i wrote a Thread.descendent class, and to comunicate my thread with the main thread i use a callback function so i am wondering if is a valid solution or instead i must use windows messages?

   TMyCallBack= procedure(const Param1,Param2: string) of object;
   TMyThread= class(TThread)
    P1 : string;
    P2 : string;
    MyCallBack    : TMyCallBack;
     procedure Process;
     Constructor Create(CallBack : TMyCallBack); overload;
     destructor Destroy; override;
     procedure Execute; override;

procedure TMyThread.Process;

constructor TMyThread.Create(CallBack : TMyCallBack);
  inherited Create(False);
  FreeOnTerminate := True;
  MyCallBack    := CallBack;

procedure TMyThread.Execute;
    while True and not Terminated do
     AResult:= FListener.GetResult(Param1,Param2,5000);
      if not VarIsNull(AResult) then
  • You're calling the callback inside a Synchronized method, thus in fact this is running inside the main thread. The possible drawback of this is your thread have to wait until the main thread process this method, if it is OK to your application, it is OK. Other thing is in fact, by using Synchronize, you're using windows messages. – jachguate Mar 3 '11 at 22:04
  • Do you even need the thread? What exactly is FListener doing? Can you run it out of your main thread's message pump? – David Heffernan Mar 3 '11 at 22:10

As long as you use Synchronize you should be fine.

| improve this answer | |

If you run the callback via Synchronize, it's OK, as most Delphi implementations:

  • create a callback structure, containing the callback and an event handle
  • append the callback structure to a locked global list
  • post a message to the main thread, to wake it from WaitMessage or alike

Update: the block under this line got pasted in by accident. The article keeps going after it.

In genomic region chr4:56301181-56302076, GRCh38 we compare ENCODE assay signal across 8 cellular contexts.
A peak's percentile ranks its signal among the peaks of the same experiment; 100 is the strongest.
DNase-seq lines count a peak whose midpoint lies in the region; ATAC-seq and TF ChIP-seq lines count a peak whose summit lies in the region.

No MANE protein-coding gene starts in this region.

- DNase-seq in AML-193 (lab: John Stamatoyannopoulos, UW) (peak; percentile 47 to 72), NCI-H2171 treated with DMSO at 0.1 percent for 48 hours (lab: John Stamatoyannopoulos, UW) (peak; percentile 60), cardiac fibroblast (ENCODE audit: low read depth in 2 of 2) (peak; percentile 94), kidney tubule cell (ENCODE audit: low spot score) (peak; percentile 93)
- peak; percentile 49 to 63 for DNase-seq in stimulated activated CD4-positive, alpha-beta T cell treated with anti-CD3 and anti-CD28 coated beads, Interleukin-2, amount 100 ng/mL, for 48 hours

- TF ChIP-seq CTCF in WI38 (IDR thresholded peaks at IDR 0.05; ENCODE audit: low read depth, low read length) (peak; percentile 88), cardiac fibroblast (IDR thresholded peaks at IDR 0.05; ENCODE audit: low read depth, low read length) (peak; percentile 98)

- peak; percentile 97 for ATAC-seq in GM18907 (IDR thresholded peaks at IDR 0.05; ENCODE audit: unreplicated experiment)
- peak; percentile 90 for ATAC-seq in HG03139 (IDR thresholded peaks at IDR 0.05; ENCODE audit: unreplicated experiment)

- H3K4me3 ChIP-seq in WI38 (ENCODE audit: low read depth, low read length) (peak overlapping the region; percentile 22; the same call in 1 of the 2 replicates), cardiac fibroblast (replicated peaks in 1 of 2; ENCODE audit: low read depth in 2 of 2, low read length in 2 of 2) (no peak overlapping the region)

• wait on the event until the callback completes

This may or may not be better than using raw window messages, as:

  • the callback list is checked in clearly defined places and as such its not as much eligible for reentrancy issues
  • for the same reasons, its certainly a bit less performant
  • it may cause problems with modal windows and native popup menus, which allow sent message processing, but may bypass the synchronization list handling in some cases

As long as the callback processing must mot be waitable/cancellable, and you can tell for sure it doesn't do anything that might cause sent message processing (as most windows-message-related routines do!), you may prefer using SendMessage, with appropriate parameter marshaling.

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  • No need to marshal parameters for an in-process SendMessage. – David Heffernan Mar 4 '11 at 10:56
  • By "parameter marshalling", I mean the possible wrapping of thread-instance pointer, the callback pointers and possibly other data into a structure, as you only have two pointer-size parameters for use and you may need to pass more data with the message send. – Viktor Svub Mar 4 '11 at 11:01
  • Marshalling is normally used to describe the process of getting buffers from one address space to another, e.g. that done when you send WM_SETTEXT or WM_COPYDATA. – David Heffernan Mar 4 '11 at 11:05

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